Showing posts from December, 2015

A Neat Random Walk Problem

As many of the people that read this blog probably know, I enjoy inventing math problems, especially problems that are probabilistic in nature, and then working out the math to solve that problem. In this blog post, I will introduce one problem that I solved that I think is particularly elegant: You are randomly walking along the x-axis starting at \( x=0 \). When you are at \( x = n \), you move to \( x = n-1 \) with probability \( p = \frac{n}{n+1} \) and to \( x = n+1 \) with probability \( p = \frac{1}{n+1} \). What is the expected number of steps until you return to \( x = 0 \) for the first time? This problem differs from standard random walk problems because the probability of moving left and right along the x-axis depends on your current location. In this problem, there is a force that is pulling you towards \( x = 0 \), and the further away you get, the more of an effect this force has on you. Show/Hide Solution So how do we go about solving this problem? When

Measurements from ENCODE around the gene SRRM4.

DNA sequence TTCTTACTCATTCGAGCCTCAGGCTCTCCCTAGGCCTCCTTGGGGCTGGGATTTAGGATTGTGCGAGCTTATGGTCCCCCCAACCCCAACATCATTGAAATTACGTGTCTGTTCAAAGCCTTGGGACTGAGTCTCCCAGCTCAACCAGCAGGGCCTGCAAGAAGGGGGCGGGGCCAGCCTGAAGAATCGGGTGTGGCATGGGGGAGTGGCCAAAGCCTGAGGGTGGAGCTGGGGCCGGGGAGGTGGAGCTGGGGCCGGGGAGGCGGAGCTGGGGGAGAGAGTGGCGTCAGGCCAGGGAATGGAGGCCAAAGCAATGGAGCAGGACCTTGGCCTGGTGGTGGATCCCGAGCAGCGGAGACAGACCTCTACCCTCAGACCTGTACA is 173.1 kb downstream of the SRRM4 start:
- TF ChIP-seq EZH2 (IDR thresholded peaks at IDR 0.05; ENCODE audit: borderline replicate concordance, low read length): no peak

Modeling Baseball At Bats

This semester in my mathematics capstone course, students had the chance to develop mathematical models to describe real world research problems.  I took this as an opportunity to research and develop probabilistic models that can be used to predict the outcome distribution of a baseball at bat.  My hope was that I could apply my findings from this research project to my side project of Beat the Streak.  I learned a lot about mathematical modeling in this class, and explored a variety of techniques for making predictions about baseball at bats.  At the end of the class, we wrote a report that introduces the models we came up with, and compares the quality of the predictions they produce.  I have made this report available here .